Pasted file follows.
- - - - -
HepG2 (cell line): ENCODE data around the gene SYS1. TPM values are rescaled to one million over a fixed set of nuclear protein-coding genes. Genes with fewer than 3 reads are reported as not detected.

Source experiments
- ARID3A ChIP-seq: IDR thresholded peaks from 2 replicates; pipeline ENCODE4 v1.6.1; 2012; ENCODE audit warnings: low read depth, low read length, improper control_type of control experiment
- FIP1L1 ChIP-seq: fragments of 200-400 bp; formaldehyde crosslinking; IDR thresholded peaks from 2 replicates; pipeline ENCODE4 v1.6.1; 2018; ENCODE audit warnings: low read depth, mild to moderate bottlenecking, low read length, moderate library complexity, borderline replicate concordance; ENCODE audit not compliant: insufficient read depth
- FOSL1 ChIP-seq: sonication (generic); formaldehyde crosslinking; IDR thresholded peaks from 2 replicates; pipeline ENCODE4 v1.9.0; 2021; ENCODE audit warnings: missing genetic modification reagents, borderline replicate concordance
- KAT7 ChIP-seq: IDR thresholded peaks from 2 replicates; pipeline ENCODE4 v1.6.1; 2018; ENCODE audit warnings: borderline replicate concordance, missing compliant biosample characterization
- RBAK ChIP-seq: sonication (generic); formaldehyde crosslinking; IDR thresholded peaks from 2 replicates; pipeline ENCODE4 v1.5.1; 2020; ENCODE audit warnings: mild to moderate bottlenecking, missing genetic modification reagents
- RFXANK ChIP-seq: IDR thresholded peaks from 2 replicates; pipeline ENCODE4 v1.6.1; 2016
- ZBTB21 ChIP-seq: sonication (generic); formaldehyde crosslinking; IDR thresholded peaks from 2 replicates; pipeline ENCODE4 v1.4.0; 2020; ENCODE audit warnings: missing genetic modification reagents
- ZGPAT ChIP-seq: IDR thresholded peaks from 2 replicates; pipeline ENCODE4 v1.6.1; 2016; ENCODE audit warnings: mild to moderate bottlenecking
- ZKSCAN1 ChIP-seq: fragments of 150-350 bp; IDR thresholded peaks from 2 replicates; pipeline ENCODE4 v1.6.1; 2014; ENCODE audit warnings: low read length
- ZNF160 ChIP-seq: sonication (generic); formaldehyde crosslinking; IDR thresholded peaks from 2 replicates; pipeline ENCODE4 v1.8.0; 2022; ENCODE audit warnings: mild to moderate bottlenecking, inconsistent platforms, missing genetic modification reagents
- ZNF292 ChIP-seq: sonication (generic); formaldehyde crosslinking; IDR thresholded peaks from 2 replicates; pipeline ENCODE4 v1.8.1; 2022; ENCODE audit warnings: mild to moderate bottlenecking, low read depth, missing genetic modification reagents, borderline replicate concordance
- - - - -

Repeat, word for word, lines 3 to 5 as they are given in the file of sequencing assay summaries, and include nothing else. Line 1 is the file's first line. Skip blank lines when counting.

- ARID3A ChIP-seq: IDR thresholded peaks from 2 replicates; pipeline ENCODE4 v1.6.1; 2012; ENCODE audit warnings: low read depth, low read length, improper control_type of control experiment
- FIP1L1 ChIP-seq: fragments of 200-400 bp; formaldehyde crosslinking; IDR thresholded peaks from 2 replicates; pipeline ENCODE4 v1.6.1; 2018; ENCODE audit warnings: low read depth, mild to moderate bottlenecking, low read length, moderate library complexity, borderline replicate concordance; ENCODE audit not compliant: insufficient read depth
- FOSL1 ChIP-seq: sonication (generic); formaldehyde crosslinking; IDR thresholded peaks from 2 replicates; pipeline ENCODE4 v1.9.0; 2021; ENCODE audit warnings: missing genetic modification reagents, borderline replicate concordance